She looked at me with that forlorn, woe-is-me look that I’ve seen so often on the face of Malka, our little Shi Tzu – Dachshundwhen things are not quite going her way.
“My problem,” she began, “is that I have no discipline. I just can’t seem to stick with anything that I start. A great example is that I recently laid out a whole bunch of money to join a health club and like a good little trooper I went three times a week every week. That lasted for the first two weeks and I haven’t been back since.
“And that seems to be the pattern of my whole life.
“I can’t stand the way I look,” she continued, “but I can’t seem to do anything about it because as much as I begin each new program with great passion and enthusiasm, it never seems to last and before long I have given up, once again.
“I guess I am just one of those people who have no will power.
“It’s been like this for as long as I can remember. Ever since I was a child I have struggled to stick with anything I have started.
“I know people who are so disciplined that when they set their mind to do something, nothing ever seems to get in their way. They will get up at three in the morning to go for a run as part of their training for a marathon. I can barely get up at three to go to the bathroom.
“I even seem to have lost all passion for my job. I used to look forward to coming to work every day and now I can’t wait for the day to end so I can go home and not stick to my weight loss program, not go to the gym and not take the dog for a walk because too much exercise is not good for him.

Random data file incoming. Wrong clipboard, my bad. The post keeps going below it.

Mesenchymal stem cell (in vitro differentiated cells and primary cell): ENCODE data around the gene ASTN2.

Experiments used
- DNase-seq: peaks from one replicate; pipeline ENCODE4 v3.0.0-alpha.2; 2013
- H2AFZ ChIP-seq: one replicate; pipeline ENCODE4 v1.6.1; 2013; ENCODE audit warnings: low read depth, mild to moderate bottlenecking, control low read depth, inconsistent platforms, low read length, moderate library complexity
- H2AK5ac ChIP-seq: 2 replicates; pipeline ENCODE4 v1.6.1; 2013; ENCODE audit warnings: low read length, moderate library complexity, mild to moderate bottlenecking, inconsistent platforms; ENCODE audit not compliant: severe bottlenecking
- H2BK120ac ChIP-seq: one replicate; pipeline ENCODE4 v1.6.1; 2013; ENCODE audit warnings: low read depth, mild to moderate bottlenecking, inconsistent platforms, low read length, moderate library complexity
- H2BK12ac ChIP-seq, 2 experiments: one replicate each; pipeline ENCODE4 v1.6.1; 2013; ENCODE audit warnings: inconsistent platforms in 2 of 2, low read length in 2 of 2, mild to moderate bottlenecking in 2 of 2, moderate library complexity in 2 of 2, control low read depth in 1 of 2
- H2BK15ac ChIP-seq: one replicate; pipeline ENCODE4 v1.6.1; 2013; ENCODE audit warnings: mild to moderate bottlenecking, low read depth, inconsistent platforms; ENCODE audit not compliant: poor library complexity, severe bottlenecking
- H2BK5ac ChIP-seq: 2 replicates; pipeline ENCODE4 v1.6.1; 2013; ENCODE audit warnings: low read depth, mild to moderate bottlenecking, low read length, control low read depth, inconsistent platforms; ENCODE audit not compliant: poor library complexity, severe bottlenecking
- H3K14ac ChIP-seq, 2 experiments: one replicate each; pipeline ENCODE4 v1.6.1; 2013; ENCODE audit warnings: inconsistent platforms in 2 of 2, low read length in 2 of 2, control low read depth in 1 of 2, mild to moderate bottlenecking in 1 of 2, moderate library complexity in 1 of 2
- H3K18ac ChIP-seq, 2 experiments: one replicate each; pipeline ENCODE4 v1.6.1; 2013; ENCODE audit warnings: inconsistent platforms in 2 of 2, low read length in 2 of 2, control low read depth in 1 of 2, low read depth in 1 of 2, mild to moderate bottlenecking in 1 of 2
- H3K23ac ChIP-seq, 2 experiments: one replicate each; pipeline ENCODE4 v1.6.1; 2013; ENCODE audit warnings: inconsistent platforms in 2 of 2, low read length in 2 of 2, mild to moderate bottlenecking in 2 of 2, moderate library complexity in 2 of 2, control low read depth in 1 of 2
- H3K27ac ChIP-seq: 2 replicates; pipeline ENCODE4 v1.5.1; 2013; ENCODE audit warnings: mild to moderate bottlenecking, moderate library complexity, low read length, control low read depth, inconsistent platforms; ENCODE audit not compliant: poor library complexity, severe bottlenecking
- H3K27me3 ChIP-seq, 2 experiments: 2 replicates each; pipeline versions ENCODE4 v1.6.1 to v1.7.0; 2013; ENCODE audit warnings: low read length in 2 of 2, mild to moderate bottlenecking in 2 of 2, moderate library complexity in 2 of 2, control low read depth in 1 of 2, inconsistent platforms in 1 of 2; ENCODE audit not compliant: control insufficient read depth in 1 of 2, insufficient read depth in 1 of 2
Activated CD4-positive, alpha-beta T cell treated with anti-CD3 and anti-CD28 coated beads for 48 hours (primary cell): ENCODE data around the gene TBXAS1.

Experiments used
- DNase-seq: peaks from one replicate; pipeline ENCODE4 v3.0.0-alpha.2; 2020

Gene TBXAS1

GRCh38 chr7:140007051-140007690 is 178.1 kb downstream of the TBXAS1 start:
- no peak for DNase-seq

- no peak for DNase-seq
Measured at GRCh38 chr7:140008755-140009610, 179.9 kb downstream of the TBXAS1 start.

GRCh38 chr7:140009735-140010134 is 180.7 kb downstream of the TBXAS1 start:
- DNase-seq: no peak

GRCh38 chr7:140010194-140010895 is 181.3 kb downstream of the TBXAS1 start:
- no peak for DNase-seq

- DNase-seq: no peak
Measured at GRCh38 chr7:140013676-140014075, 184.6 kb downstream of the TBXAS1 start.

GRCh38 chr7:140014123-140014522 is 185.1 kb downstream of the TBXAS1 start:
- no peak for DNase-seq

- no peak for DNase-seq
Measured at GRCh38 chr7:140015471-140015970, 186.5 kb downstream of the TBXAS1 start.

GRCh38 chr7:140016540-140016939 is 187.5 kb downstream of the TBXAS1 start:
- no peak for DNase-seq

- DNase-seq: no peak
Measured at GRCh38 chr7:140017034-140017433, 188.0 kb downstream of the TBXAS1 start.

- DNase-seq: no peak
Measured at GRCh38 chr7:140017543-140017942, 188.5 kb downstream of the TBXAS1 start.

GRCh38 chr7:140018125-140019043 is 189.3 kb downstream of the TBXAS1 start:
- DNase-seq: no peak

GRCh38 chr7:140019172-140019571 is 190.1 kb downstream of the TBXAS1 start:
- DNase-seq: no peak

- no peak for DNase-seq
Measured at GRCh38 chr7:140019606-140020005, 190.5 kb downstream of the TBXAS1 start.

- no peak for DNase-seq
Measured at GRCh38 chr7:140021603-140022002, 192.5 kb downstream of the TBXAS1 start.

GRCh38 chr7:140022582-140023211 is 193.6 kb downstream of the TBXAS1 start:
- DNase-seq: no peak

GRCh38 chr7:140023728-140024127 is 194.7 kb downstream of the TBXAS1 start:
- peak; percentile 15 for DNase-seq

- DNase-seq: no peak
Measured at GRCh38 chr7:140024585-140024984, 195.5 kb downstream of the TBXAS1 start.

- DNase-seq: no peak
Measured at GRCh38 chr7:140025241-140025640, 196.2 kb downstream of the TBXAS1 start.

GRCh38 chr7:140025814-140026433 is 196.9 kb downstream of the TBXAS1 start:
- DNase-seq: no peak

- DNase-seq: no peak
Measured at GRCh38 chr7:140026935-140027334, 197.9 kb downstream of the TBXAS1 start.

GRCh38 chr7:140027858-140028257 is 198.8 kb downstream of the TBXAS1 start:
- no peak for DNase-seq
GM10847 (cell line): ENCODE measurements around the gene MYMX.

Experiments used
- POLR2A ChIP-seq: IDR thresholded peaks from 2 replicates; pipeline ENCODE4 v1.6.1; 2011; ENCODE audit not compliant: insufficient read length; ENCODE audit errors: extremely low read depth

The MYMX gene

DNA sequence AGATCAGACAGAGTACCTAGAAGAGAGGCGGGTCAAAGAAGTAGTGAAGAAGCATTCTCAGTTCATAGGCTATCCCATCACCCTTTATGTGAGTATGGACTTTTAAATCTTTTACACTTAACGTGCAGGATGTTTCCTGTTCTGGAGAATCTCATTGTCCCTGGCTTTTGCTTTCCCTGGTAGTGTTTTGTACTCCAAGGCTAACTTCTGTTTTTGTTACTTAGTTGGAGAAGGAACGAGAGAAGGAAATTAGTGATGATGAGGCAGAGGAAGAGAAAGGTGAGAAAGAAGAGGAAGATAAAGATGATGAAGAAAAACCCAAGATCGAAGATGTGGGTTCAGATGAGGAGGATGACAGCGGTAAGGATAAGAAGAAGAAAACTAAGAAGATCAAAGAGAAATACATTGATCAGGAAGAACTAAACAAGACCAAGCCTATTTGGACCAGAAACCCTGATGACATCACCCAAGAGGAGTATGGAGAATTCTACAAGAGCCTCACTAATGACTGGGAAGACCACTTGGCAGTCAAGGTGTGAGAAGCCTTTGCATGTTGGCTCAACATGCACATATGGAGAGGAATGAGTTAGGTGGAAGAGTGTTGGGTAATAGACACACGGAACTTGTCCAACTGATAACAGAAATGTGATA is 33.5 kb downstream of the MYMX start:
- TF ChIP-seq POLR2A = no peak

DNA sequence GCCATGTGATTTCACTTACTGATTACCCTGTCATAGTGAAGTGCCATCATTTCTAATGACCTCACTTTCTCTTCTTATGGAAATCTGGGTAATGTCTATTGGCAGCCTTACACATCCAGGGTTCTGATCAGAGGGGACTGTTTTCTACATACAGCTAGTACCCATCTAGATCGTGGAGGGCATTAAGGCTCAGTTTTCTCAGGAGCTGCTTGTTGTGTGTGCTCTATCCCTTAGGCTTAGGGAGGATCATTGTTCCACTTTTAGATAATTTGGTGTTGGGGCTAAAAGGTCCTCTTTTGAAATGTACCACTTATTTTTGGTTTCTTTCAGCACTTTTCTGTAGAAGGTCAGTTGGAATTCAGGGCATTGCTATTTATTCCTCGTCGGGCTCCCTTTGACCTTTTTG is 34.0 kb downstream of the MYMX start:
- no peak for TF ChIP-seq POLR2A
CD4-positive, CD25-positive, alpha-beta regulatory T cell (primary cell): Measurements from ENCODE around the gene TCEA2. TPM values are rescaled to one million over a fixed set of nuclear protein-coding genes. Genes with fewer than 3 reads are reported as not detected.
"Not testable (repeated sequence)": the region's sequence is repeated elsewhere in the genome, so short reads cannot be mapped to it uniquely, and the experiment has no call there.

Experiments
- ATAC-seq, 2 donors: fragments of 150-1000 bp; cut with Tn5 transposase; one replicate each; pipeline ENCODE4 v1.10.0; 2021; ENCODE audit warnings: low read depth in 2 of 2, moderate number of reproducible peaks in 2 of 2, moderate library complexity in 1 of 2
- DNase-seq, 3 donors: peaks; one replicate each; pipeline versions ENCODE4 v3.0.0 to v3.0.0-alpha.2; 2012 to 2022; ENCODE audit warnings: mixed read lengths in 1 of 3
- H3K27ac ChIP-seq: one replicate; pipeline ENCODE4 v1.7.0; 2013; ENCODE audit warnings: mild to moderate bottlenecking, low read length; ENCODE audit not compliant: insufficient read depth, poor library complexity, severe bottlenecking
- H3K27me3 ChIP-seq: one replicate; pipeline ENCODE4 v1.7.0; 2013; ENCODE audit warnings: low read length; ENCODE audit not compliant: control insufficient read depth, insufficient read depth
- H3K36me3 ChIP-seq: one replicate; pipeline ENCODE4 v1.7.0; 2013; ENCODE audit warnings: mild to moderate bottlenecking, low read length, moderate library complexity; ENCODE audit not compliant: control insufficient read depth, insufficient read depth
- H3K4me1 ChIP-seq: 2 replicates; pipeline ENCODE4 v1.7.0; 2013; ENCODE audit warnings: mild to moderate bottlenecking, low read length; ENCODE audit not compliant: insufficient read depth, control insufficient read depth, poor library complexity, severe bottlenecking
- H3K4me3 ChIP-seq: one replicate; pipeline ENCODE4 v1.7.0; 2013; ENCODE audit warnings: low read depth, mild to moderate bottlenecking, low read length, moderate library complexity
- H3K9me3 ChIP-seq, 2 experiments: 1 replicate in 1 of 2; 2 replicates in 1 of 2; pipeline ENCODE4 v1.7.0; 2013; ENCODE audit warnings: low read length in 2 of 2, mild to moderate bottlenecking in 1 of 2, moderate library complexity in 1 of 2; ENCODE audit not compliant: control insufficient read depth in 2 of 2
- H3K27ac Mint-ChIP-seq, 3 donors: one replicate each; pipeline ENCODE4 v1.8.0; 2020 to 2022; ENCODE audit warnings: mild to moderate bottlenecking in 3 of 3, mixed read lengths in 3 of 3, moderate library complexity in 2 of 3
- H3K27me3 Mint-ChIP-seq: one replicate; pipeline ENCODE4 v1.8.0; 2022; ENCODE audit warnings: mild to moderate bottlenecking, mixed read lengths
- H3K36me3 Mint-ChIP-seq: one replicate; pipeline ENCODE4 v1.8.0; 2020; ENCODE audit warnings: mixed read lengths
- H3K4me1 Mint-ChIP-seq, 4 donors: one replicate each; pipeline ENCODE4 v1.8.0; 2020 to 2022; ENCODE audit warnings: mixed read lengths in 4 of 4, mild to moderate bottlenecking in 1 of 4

“What do you think is wrong with me?”
Listening to her story reminded me of how many times I have had that exact same conversation with myself over the years. I know all too well the feelings of frustration, anger and self disgust that accompany repeated failed attempts to changes things in my life.
Fortunately, a long time ago, I learned the reasons for those continued behaviours and what is necessary to ensure they don’t recur.
“Nothing is wrong with you, I said as reassuringly as possible. “This has nothing to do with discipline and even less to do with will power.
“This is a function of Want Power.”
“What you mean Want Power,” she asked?
“Well,” I began, “as we have discussed so many times before, we only ever do one thing. We go to the gym and work out. Or we don’t. We eat within the dictates of a program we are following. Or we don’t. We talk the dog for a walk every day, as we have pledged. Or we don’t.
“And we base the choice we make on this; we only do what is important to us in the moment.
“Another way of saying this is that we always and only ever do what we most want to do. So when your friend decides to get up at three in the morning to train for the marathon, he does so because in that moment he wants to train more than he wants to roll over and go back to sleep.
“So the question becomes this: what does he want more? To train today for a marathon in the future, or to get extra sleep right now.
“And his decision will always be based on what is more important to him in the moment.